Published on 07/03/14

Don't bench food safety at your school's concession stand

By Judy A. Harrison

“Two bits, four bits, six bits a dollar, all for safe food, stand up and holler!”

Back to school may mean back to sports for children and back to the concession stand for parents.

Have you ever looked around a concession stand? If not, take a minute to stand back and take stock. You might be a little grossed out.

You are likely to see dirty utensils left in the sink, refrigerators that feel too warm, dirty, smelly towels, dishcloths with bits of food stuck to them and sponges that have been there since you graduated.

Concession stands can be breeding grounds for bacteria, and some bacteria can make people sick if they get into the food we eat.

When it’s your turn to work in the concession stand, “stand up and holler” for safe food. To help you and your team enhance the safety of the foods you sell, consider preparing your own take-along concession stand kit.

These are the essentials:

  • Dishwashing liquid: The bottle in the stand is sometimes missing or empty, and you’ll need this to clean utensils, equipment or even to wash hands when there is no hand soap.
  • Roll of paper towels: Use these towels for washing and drying equipment and utensils, cleaning countertops and drying hands. Sponges, dishcloths and brushes left from week to week can harbor and spread bacteria.
  • Homemade sanitizing solution: Prepare a sanitizing solution using a tablespoon of chlorine bleach per gallon of water. Some can be placed in a spray bottle to sanitize countertops and equipment after they have been washed with soap and hot water and rinsed thoroughly.

    You can also use the solution in a clean dishpan or sink to sanitize items after they are washed and rinsed thoroughly. Place the items in the solution for at least one minute and then allow them to air dry on a clean surface. When you sanitize, you go one step beyond clean. You reduce the levels of bacteria that may be left behind after cleaning.

Here are a few other suggestions from University of Georgia Extension food safety specialists:

  • Donate a refrigerator/freezer thermometer. Make sure refrigerators keep foods at least 40 degrees Fahrenheit or colder, and that freezer temperatures are 0 degrees or colder.
  • Include a box of disposable gloves, food tissue paper and/or tongs so you can avoid contact with ready-to-eat foods.
  • Keep in mind that gloves are meant to protect the food – not your hands.
  • If you collect money and give change with your gloves on, wash your hands and put on a new pair of gloves before returning to food preparation and handling.
  • Gloves and hand sanitizer should not be a substitute for handwashing. These are meant to offer extra protection.
  • Did you know that people can shed viruses from their bodies before they show signs of illness and for a few days after their symptoms have cleared? That means you need to be extra careful when preparing food for others.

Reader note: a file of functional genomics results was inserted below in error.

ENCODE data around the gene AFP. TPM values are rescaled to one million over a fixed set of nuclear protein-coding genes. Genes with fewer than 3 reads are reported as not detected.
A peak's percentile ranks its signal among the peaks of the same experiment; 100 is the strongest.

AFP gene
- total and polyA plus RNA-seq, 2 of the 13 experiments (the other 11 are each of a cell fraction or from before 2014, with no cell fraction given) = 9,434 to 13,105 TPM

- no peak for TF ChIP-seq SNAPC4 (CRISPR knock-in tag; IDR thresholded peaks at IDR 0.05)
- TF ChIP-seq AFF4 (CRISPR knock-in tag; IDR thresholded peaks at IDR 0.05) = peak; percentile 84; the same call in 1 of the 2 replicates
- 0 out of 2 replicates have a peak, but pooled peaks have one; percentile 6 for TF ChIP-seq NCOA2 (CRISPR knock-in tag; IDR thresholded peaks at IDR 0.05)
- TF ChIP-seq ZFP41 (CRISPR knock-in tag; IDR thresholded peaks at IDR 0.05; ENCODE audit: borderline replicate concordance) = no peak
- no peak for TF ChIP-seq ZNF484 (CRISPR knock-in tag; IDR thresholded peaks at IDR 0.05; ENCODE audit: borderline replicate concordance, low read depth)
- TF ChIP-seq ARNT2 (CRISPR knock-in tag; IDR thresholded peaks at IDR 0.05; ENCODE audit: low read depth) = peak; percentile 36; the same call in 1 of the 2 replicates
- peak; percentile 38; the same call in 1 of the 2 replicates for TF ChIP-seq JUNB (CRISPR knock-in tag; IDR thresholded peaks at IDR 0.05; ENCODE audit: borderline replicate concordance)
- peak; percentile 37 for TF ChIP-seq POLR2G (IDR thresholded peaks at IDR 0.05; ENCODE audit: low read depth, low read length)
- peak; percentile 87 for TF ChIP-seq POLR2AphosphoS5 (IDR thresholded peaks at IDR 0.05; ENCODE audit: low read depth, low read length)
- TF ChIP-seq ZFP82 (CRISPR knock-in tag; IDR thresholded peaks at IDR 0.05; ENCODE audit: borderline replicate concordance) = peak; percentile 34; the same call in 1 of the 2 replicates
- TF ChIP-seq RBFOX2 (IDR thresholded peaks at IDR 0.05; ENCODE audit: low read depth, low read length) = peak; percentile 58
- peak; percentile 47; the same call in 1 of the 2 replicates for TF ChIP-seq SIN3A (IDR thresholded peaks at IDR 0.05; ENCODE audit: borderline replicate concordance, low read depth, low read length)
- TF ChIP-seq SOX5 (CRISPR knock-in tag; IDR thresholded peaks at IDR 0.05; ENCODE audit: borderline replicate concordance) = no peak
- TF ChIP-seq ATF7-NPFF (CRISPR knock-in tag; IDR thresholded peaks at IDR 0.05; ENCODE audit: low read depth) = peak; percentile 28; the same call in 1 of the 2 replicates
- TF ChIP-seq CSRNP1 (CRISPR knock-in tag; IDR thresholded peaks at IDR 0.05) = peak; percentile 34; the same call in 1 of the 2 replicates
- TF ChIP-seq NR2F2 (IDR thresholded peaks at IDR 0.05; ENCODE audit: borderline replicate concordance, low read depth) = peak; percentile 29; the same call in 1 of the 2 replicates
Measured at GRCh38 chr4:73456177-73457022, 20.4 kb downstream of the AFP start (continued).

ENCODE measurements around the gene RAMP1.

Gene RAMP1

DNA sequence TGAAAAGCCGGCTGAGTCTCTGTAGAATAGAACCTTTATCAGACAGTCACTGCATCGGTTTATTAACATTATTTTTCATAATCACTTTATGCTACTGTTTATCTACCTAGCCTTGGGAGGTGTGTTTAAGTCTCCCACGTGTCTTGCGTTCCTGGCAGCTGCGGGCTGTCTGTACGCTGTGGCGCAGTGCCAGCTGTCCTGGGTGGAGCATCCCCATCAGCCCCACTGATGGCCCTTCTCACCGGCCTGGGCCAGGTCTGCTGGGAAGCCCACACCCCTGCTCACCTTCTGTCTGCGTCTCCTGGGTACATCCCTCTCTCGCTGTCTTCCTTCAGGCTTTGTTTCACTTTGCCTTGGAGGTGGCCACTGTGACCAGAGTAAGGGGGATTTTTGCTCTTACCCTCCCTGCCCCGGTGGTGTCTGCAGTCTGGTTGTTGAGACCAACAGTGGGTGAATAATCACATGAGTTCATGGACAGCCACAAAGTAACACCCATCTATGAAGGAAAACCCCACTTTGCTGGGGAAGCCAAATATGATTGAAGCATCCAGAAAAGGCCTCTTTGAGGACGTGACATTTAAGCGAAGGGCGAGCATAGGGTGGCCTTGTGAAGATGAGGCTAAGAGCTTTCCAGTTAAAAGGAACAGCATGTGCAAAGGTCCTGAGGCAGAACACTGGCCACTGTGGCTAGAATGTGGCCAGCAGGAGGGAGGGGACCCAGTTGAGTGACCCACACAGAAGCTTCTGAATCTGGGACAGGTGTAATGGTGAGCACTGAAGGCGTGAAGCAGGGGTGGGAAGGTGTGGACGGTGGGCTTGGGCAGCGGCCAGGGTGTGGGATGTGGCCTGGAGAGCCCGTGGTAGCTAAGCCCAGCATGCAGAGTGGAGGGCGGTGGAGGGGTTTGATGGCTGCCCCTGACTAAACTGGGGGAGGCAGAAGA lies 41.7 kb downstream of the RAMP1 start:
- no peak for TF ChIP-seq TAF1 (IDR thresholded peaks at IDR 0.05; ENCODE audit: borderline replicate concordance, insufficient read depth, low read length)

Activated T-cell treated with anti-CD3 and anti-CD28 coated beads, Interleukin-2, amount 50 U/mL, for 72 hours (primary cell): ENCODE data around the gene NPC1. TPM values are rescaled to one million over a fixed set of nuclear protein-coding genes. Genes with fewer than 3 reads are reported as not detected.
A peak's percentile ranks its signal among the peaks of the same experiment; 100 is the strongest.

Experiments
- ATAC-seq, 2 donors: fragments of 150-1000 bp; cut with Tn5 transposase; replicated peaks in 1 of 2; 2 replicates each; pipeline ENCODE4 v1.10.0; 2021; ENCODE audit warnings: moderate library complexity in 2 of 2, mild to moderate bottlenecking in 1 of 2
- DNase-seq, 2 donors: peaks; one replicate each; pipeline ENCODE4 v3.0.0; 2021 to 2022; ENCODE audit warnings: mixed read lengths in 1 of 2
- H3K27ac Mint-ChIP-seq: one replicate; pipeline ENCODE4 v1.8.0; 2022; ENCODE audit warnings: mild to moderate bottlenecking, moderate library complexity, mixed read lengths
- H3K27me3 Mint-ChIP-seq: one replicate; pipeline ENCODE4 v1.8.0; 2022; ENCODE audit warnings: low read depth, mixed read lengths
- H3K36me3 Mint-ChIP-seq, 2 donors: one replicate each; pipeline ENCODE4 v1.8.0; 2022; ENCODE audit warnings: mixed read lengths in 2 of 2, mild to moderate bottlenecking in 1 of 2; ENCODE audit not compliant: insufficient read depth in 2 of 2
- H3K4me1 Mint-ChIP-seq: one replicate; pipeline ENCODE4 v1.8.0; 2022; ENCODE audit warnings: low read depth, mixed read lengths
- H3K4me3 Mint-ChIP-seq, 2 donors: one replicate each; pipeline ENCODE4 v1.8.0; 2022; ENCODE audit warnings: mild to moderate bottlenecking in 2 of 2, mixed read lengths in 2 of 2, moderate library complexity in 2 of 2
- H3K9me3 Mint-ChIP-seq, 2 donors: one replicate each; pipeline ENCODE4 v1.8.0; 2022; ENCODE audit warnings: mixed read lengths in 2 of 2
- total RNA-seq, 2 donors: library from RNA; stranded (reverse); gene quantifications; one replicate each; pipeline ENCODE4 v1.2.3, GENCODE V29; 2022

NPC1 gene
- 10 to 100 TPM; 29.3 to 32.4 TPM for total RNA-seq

• Always wash your hands for at least 20 seconds with warm, running water and soap. Pay special attention to cleaning around fingernails and in between fingers before handling food.
  • And food safety doesn’t stop with the food. Always make sure the ice scoop is kept in a clean place outside the ice bin – not inside where germs on the handle can come in contact with the ice.
  • Wash the ice scoop just like any other utensil at the end of your shift. Always leave the concession stand cleaner than you found it.
  • If you need to thaw foods, the only safe methods are to move them into the refrigerator ahead of time; thaw them in cold water and change the water every 30 minutes; or thaw them in the microwave followed by immediate cooking.
  • If your duties include grilling burgers, carry along a food thermometer. Make sure ground beef reaches at least 160 degrees in the center of the burger and ground turkey reaches at least 165 degrees in the center. Remember, color is not a reliable indicator of doneness.
  • Some foods must have time and temperature controlled to be safe. Make sure hot foods are kept hot for serving and cold foods are kept cold.
  • Keep these foods out of the temperature danger zone between 40 and 140 degrees. Keep hot foods at 140 degrees or hotter and cold foods at 40 degrees or colder. If these foods sit out at room temperature for more than two hours, discard them.
  • Remember, when in doubt, throw it out.

    For additional information on this and other food safety topics, contact your local UGA Extension office at 1-800-ASK-UGA1. For posters you can print and hang in your school’s concession stand and other food safety resources, visit the UGA College of Family and Consumer Sciences website at

    Dr. Judy Harrison is a professor and UGA Extension foods specialist with the College of Family and Consumer Sciences department of foods and nutrition.

Judy Harrison is a food safety specialist with University of Georgia Cooperative Extension.

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